Baker:We actually were in LA when the Emmys were being filmed just a couple of weeks ago and we found a way to sneak onto the red carpet with all the celebrities. Conan O'Brien actually walked right passed us and we practically peed our pants. We were literally speechless.

Daily 49er:What's the meaning behind your name, Education?

Bowman:Education applies to all aspects of life. The way you're brought up, you just have to constantly be educated in life. You learn something new everyday. I was actually driving to Austin one night and saw a billboard for ‘Get your education online at Phoenix College' and it just really stuck out to me and I thought, man, not only is it catchy, but education is everywhere in life, and you always need it. Its got a ring to it and it means a lot to us.

Daily 49er:So you guys basically jumped in a rusty old school bus and headed to California with nothing — just to play music. What keeps you guys going and what continues to inspire you guys to play music everyday?

Andrew Kerr:At the end of the day, you realize you have one life and you realize what's really most precious to you and what you love doing the most. And when we meet people who really appreciate our music and what we're here for, if we can go around the country playing music barely getting by, that's good enough for us. Its always just one step at a time, one brick in the road."

Check out the band's Facebook page, keyword "education-rock-music," for moe information and upcoming tour dates.

- Justin Goldsmith

"Take Notes from Education"

WHO: Education

THE MEMBERS: Brian Baker, guitar, bass, piano; Philip Bowman, vocals, rhythm guitar, piano, cowbell; Alton Jenkins, drums; Andrew Kerr, piano, bass, guitar, vocals; Ryan O'Toole, guitar

THE SOUND: Whatever you do, don't try and label this band. Education, which began doing shows in late 2008, doesn't really fit any specific genre. The band's MySpace lists them as psychedelic/jungle/rock, and while that description does come quite close, it doesn't encapsulate Education's sound.

“Our songs are a collective process where someone will come in with an idea and we'll go off that,” Bowman said. That varied creative process has helped the band produce songs audiences aren't likely to hear in metal-laden San Antonio.

With influences ranging from Velvet Underground to Radiohead to Joy Division and Coldplay, Education is constantly trying to incorporate different sounds into one synced production.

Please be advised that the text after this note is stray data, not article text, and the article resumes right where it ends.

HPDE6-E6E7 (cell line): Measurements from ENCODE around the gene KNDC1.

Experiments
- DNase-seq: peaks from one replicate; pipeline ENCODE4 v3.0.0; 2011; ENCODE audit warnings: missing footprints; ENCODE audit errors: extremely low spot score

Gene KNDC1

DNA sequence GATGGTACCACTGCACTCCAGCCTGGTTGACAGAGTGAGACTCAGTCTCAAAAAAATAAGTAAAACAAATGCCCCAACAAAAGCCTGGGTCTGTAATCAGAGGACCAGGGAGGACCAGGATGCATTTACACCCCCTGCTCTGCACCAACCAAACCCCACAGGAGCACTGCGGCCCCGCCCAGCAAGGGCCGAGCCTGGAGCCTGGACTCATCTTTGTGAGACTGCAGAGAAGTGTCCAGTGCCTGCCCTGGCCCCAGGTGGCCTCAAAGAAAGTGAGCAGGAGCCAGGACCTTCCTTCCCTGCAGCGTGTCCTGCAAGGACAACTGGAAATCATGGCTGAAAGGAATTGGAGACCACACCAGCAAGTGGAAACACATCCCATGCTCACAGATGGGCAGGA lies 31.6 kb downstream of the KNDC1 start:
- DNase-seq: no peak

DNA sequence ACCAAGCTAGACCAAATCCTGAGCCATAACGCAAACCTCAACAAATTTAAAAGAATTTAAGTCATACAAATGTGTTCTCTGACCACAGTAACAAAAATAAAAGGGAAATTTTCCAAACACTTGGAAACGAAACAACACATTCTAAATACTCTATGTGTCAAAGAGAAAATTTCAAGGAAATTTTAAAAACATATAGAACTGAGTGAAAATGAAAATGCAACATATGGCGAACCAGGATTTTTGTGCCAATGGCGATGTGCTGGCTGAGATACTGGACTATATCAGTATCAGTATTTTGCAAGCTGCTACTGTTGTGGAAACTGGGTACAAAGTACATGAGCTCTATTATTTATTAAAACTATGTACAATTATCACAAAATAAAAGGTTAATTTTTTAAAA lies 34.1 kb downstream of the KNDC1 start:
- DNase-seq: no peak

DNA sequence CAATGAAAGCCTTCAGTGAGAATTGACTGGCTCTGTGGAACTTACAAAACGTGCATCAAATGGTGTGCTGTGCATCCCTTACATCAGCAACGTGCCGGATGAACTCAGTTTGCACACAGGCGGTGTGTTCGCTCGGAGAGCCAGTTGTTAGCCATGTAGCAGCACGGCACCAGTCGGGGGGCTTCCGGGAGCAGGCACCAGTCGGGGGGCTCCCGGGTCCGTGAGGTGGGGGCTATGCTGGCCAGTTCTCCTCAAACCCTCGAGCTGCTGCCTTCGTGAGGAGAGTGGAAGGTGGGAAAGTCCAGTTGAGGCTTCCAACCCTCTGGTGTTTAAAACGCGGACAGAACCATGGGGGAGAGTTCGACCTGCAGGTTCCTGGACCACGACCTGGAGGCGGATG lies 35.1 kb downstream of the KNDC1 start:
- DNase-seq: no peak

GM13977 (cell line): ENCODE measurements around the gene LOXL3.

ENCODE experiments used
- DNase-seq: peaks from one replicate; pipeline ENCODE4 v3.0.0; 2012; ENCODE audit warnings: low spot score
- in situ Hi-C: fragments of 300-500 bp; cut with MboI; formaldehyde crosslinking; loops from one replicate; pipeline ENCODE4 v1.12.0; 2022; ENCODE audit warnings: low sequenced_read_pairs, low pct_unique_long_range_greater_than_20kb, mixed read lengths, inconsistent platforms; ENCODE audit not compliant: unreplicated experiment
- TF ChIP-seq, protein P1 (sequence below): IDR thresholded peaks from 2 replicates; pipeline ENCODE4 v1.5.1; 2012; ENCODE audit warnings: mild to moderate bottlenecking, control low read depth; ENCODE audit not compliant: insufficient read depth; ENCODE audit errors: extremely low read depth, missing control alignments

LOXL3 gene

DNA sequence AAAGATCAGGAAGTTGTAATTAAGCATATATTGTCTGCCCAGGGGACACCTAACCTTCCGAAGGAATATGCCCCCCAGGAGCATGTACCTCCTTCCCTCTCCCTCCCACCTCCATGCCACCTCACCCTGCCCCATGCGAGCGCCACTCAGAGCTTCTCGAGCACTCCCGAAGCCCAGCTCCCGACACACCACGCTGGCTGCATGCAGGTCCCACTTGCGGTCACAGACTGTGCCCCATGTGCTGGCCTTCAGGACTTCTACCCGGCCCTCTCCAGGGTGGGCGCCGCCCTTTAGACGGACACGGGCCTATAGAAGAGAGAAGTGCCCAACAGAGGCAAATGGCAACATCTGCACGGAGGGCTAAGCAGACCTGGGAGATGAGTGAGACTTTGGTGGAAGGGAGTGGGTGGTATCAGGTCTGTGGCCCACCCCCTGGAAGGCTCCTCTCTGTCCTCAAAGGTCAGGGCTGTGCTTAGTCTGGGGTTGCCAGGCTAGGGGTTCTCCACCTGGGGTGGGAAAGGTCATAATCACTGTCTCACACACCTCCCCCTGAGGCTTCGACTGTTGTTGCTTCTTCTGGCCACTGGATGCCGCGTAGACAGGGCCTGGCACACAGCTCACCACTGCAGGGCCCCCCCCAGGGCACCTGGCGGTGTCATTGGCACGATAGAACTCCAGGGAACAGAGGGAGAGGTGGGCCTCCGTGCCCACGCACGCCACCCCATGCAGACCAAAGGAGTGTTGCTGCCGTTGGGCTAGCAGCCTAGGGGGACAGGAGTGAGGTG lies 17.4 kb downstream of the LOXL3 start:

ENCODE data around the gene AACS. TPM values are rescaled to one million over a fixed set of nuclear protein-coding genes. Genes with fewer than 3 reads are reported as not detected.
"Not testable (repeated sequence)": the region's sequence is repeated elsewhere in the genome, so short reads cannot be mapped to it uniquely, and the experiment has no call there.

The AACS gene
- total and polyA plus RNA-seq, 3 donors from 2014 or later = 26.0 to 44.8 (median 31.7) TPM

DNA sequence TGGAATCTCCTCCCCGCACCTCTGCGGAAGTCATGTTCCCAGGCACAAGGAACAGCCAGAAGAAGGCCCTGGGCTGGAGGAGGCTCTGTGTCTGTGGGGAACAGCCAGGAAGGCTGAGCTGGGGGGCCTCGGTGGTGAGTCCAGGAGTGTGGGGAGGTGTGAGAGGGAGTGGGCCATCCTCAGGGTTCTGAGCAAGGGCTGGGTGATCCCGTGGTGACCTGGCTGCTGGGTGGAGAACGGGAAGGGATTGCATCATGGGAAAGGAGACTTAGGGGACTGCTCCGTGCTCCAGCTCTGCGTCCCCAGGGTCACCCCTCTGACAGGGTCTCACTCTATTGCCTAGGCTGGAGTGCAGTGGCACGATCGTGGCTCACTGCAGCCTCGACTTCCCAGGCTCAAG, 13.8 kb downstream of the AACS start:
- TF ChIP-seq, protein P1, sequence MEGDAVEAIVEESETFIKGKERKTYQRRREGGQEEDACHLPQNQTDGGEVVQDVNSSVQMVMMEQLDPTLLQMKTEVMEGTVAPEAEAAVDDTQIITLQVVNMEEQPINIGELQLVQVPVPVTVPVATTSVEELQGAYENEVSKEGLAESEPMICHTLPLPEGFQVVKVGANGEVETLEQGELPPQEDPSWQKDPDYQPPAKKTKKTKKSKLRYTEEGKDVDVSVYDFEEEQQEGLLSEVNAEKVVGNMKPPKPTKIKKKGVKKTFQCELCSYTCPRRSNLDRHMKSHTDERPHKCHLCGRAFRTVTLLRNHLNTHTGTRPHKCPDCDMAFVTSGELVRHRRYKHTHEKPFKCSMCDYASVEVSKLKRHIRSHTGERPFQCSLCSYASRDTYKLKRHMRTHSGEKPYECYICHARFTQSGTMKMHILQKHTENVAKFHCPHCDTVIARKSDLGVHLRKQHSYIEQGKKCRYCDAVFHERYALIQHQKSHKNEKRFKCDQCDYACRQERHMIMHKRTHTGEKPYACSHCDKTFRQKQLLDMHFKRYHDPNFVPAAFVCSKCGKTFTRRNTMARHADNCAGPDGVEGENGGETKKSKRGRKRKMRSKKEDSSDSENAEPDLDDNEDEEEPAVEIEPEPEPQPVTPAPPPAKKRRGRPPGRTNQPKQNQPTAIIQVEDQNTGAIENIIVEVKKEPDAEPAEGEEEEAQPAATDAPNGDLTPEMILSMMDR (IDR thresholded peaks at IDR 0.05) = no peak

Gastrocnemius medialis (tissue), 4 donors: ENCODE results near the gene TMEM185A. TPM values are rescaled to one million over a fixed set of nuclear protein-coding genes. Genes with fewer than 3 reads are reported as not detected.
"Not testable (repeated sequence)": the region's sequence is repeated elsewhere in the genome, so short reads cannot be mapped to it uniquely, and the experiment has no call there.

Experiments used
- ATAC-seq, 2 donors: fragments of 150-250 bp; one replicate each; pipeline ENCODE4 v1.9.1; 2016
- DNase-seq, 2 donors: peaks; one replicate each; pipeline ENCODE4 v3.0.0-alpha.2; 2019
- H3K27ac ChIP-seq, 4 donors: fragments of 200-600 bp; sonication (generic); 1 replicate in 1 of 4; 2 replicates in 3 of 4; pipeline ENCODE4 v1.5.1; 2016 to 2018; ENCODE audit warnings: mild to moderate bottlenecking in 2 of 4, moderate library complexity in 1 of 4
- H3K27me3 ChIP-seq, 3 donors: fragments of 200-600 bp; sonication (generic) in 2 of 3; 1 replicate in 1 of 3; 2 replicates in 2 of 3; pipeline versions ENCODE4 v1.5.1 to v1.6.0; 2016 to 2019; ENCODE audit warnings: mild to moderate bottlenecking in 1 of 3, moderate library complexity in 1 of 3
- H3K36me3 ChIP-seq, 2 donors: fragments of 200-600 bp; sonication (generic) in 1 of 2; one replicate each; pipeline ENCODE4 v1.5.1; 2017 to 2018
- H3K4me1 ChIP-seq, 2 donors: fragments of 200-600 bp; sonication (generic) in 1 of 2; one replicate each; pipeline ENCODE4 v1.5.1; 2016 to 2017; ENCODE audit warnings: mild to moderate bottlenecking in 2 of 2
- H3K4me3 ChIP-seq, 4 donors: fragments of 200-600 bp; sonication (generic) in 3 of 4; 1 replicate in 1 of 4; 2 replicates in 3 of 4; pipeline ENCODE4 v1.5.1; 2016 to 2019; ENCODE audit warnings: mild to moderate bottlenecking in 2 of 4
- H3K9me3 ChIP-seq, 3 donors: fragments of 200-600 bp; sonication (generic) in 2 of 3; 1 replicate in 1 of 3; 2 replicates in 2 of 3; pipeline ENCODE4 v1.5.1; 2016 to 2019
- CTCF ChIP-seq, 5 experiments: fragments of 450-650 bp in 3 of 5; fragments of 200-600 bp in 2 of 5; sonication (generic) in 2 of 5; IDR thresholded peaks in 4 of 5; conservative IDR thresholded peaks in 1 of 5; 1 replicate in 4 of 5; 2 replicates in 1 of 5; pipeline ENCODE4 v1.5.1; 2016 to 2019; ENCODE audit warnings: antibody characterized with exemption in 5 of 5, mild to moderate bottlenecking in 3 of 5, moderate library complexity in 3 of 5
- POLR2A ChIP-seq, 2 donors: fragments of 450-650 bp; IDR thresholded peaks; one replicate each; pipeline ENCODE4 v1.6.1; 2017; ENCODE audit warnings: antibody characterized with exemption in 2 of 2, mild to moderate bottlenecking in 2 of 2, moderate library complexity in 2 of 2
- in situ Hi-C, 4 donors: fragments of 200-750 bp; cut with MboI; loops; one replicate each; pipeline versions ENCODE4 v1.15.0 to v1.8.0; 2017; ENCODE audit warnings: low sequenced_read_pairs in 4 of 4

The band's upcoming EP has a tentative Aug. 13 release date and includes songs such as the riff-heavy and hypnotizing “Human Sandwiches,” which oozes of Black Keys influence, and the bouncy “Bells.”

THE BACKGROUND: There are a few things that could ruin a young band's chances. Fortunately for Education, getting all of the band's gear stolen after a show at Limelight isn't one of those things.

After buying new equipment, the band continued practicing in gun range-turned-soundproof studios Ampus Rehearsal Studios, owned by Jamie and Michele Ashburn. It was there that Education gained a fan and a new drummer in Alton Jenkins, who would frequently stop by and comment on the band's sound.

If the band's trying to teach people about music through impassioned songs and performances, then listeners need to get their pencil's ready and take note.


SEE THE BAND: 8 p.m. Wednesday, July 29, Sam's Burger Joint, 330 E. Grayson, with Falcon Buddies, $5.

Jessica Elizarraras | 210SA contributor
- 210SA Magazine


"The Ballad of James Rodgers" -2010 (self released)

"AGE CAGE" - 2011 (produced by Gordon Raphael)

*3-4 tracks from each album have been in rotation on San Antonio college radio stations



Education is a group of local musicians from San Antonio with a passion in life to make people happy through music. Our influences range from: Rolling Stones, The Walkmen, Joy Division, Talking Heads and Radiohead. We have played over 200 shows in Texas and receive daily airplay on the San Antonio College radio stations. We became stronger as a band during a 63-day tour of the country which started in El Paso and ended in Portland. Stops along the way included shows in: Santa Fe, Phoenix, Las Vegas, San Diego, Los Angeles, and Boise. At the end of 2010 we recorded our new album, “Age Cage”, with world-renowned producer Gordon Raphael (The Strokes, Regina Spektor). Per Gordon's recommendation the album was mastered by Sterling Sound in New York.

"Imagine the sons of Johnny Cash and now imagine them singing and playing in the Dead Kennedys. Sometimes the heartbroken Texas boy laments about heartbreak and then suddenly takes a left turn with punk curdling screams of rage and buzzsaws guitars going off in all directions. I think when people hear this record Education will get alot of respect and power to get their music out to the world. They're really good and their songs are amazing" - Gordon Raphael (San Antonio Current 2011)

*other quotes can be found at